Visualizing the vote: 2020 edition
Credit: Adobe Stock/Lost_in_the_Midwest
By RF Jurjevics
Posted on 10-07-2020
As with most everything right now, a huge part of American life has moved from “in real life” to online only (or, almost), including politics_._ Both the Democratic and Republican National Conventions were heavily virtual events this year, each featuring a cast of guest speakers who addressed attendees right from their own homes.
Similarly, the biggest American political event of 2020 – the presidential election – will not be a predominantly in-person affair as it has been in the past. Instead, Americans have (for the most part) been directed to cast their votes via U.S. Postal Service, which is already delivering mail-in ballots to registered voters across the country.
Credit: Adobe Stock / Cavan Social
Not everyone will get to vote by mail, however. To date, five states – Indiana, Louisiana, Mississippi, Tennessee, and Texas – require voters to cite reasons other than COVID-19 concerns in order to receive a mail-in ballot (though this is subject to change). As a result, some voters will have to brave the polling lines - with masks on.
This change in format (and forum, and location) of the 2020 election means that each part of the process is going to look different, too_. How_ different? Consider the current news coverage. As with every election, both progress and process are being meticulously tracked by the news media, with data refreshes as new information comes in. However, a few new elements have been added to election 2020 overviews, most notably the expanded system of mail-in ballots. The New York Times is currently tracking the percentage of absentee voters with a running tally of how many mail-in ballots have been requested and sent (based on state requirements and voter need).
But what does this mean for creatives?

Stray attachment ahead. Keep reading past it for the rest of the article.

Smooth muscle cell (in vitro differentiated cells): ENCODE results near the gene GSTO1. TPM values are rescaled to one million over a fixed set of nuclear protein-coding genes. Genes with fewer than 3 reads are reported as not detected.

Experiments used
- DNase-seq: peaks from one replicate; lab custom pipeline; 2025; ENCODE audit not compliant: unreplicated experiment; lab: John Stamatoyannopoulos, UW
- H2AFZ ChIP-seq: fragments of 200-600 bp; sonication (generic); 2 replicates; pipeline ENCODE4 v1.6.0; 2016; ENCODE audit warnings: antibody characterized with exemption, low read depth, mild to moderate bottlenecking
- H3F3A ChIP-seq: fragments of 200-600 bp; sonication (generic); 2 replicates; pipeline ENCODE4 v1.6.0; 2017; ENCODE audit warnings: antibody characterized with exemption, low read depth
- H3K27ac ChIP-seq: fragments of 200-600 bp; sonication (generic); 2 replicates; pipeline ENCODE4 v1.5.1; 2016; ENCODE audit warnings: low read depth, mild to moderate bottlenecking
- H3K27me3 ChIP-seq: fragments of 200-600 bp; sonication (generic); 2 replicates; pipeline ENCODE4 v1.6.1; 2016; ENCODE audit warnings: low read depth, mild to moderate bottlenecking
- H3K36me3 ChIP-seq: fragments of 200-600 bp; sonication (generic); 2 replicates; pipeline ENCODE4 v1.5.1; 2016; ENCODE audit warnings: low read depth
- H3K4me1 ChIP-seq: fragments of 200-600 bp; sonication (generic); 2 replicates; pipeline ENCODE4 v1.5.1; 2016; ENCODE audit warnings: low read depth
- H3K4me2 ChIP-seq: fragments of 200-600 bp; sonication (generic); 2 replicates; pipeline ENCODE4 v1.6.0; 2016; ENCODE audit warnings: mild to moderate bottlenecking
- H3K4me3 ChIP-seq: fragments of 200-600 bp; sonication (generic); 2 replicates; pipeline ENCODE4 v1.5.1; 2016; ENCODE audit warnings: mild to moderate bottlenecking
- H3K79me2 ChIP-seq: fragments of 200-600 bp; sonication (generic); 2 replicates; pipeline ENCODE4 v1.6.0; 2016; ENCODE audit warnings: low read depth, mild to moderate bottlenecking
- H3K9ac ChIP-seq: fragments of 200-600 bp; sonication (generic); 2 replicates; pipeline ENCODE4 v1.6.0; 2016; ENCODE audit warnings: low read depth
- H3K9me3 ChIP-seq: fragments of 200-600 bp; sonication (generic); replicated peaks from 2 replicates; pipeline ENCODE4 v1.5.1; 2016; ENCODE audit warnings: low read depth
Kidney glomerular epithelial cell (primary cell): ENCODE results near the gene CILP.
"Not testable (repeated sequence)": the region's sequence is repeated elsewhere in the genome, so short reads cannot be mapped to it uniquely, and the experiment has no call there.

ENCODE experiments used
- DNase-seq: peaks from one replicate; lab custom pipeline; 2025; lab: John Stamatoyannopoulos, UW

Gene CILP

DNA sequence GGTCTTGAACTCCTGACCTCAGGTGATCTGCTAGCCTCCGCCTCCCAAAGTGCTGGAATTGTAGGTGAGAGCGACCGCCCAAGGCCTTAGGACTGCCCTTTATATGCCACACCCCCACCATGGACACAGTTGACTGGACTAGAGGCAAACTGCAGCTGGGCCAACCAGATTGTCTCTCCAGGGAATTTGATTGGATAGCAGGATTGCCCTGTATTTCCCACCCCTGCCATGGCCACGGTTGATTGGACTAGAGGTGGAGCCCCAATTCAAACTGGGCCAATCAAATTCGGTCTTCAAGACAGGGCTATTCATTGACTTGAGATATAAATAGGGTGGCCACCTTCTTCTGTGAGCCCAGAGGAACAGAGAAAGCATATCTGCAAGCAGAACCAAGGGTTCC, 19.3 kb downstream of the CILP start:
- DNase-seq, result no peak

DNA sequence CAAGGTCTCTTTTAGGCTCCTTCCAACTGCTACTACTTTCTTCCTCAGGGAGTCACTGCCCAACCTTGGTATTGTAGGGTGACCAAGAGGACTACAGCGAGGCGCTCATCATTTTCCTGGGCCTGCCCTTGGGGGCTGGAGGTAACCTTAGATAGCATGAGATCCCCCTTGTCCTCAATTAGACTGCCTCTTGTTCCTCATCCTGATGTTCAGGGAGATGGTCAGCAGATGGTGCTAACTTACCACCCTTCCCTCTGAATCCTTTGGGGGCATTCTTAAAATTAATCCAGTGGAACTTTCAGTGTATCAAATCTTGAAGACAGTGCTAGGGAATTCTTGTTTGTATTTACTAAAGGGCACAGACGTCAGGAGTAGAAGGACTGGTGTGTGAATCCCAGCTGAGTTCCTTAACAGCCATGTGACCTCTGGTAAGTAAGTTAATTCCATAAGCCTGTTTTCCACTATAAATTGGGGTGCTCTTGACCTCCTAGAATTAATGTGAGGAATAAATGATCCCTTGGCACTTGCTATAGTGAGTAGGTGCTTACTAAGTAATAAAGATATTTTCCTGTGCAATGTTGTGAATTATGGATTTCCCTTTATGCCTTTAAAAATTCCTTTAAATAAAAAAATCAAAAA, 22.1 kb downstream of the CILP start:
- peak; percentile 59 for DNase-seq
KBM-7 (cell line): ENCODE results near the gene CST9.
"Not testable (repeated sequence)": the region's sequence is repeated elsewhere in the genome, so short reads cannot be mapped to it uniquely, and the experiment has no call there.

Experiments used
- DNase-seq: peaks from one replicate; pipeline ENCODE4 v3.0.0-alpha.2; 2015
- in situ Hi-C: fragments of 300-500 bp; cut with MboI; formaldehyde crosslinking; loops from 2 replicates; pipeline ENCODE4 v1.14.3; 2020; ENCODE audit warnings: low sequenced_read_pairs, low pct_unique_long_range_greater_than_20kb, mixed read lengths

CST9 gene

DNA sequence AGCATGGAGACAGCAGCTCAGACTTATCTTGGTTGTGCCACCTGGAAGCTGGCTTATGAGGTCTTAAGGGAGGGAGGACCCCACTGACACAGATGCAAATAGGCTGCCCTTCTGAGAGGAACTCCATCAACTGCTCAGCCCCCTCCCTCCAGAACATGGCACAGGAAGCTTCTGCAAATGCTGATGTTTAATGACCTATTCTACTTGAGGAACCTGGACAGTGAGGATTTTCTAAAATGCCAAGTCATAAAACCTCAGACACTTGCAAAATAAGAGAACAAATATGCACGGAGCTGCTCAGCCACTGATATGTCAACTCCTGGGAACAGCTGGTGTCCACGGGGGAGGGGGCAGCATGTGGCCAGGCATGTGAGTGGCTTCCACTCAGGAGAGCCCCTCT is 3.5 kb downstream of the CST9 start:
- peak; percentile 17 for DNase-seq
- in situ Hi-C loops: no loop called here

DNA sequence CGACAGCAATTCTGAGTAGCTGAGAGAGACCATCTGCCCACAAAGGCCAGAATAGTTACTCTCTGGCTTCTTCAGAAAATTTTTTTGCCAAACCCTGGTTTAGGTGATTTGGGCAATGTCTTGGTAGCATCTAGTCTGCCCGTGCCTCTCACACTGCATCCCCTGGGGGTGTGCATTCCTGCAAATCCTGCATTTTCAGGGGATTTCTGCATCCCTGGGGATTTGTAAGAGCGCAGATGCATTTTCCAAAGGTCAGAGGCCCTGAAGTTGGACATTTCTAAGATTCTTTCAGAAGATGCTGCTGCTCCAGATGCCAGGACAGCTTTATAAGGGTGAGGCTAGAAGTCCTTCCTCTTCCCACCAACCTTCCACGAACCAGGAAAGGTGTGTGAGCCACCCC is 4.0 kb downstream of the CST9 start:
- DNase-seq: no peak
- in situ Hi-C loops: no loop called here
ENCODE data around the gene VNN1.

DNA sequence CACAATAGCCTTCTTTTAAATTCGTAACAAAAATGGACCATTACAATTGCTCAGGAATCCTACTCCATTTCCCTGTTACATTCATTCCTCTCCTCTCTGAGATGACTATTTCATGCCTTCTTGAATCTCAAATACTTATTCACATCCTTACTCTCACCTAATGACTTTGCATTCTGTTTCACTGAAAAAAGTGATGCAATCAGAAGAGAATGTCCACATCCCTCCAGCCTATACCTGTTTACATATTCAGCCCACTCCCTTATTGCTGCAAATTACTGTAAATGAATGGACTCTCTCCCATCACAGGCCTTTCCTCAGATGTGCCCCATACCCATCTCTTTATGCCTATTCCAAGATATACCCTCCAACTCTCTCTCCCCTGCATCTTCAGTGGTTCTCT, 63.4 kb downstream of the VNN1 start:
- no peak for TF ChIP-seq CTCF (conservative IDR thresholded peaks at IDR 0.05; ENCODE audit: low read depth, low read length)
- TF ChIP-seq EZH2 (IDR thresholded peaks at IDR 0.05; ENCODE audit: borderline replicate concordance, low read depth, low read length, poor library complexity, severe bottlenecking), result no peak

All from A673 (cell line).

A major election usually generates similar visuals, no matter the year: busy polling places; voters waiting in line; ‘I Voted’ stickers proudly displayed, and so on. For the 2020 election, all of that still stands, but with the addition of masks, hand sanitizing stations, social distancing, and people opting to mail in their ballots rather than vote in person.
Credit: Adobe Stock /Panfilia
There are also other visual aspects to consider when planning out your 2020 election content, no matter the medium. Consider these facts:
- The population of the United States, at the beginning of the year 2020, was 331 million. The number of registered U.S. voters this year is reported to be 209.4 million.
- The number of registered U.S. voters in 2016 was reported to be 200 million; in in 2008 - another historic election year - that number was 146.3 million.
- According to a Pew Research Center study, the largest surge in voter registration (since the year 2000) has been “[LatinX], Black and Asian eligible voters,” so make sure your voting-related imagery reflects this electorate.
- Voting by mail is great, but delaying is not. The deadlines vary by state, and, thus far, 16 of them - Minnesota, Mississippi, North Dakota, Alabama, Wisconsin, Maine, Georgia, Michigan, Delaware, South Carolina, Louisiana, South Dakota, Wyoming, New Hampshire, Connecticut, and Montana - make it particularly hard for procrastinators to get their votes in. See a complete breakdown of all state policies here.
Credit: Adobe Stock / Kyle Monk/Blend Images
- The U.S. Postal Service, which is handling all the mail-in ballots, has 7.3 million employees, according to USPS records. They handle 48 percent of mail for the entire world. Postal workers of all kinds - carriers, sorters, drivers, and beyond - are essential workers, and are especially essential during this election season. Consider this when you’re outlining your visual content plans.
- Another good fact to know, especially for infographic material: the USPS is doing all of this with zero of our tax dollars - $0!
For more inspiration, check out Adobe Stock’s curated Gallery, “Get Out the Vote”.
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